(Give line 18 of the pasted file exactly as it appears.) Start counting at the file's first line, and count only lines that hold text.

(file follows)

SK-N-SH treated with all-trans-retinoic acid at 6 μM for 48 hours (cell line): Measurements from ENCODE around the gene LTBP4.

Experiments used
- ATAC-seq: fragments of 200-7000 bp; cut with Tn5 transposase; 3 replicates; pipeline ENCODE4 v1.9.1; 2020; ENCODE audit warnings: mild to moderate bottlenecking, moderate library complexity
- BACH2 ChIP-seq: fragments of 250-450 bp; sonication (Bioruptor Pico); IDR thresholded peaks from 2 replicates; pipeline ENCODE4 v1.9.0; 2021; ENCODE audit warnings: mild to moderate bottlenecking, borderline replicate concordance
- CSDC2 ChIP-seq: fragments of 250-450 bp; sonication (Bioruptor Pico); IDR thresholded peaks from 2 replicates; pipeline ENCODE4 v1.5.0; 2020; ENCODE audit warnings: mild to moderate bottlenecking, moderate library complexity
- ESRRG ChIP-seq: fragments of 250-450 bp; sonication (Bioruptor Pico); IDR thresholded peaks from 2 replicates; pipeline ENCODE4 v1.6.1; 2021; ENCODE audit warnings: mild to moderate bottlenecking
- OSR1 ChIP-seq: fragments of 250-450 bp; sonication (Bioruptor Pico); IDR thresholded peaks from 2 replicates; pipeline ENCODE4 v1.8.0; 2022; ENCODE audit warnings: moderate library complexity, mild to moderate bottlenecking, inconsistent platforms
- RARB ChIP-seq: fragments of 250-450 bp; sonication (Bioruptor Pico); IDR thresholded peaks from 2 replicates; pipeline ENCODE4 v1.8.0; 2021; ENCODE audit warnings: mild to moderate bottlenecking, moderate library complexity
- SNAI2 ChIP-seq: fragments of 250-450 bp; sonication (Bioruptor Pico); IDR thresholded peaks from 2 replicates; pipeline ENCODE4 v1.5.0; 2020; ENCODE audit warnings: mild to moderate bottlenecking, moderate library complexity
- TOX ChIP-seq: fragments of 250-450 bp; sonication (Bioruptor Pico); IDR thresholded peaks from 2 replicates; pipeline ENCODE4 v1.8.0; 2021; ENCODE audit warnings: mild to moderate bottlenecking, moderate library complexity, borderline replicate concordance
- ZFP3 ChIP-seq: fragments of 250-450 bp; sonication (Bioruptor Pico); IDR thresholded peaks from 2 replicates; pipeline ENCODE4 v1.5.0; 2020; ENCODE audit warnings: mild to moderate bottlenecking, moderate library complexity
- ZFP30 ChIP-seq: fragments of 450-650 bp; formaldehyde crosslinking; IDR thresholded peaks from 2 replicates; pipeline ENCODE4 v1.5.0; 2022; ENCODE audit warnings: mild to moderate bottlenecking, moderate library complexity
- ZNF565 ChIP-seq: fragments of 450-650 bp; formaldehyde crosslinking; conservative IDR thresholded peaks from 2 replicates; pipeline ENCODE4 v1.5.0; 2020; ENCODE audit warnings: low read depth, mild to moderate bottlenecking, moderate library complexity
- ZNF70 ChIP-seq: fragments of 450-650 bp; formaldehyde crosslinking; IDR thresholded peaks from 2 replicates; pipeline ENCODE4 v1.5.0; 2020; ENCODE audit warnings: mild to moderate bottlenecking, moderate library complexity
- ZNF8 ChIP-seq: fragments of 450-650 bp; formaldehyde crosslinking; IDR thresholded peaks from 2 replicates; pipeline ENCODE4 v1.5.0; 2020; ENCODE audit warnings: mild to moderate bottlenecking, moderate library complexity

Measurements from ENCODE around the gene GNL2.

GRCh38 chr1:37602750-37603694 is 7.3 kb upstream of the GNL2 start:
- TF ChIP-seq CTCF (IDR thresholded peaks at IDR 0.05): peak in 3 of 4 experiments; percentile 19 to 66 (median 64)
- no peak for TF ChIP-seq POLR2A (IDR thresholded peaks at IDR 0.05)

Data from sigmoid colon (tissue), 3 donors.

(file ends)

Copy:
- TF ChIP-seq CTCF (IDR thresholded peaks at IDR 0.05): peak in 3 of 4 experiments; percentile 19 to 66 (median 64)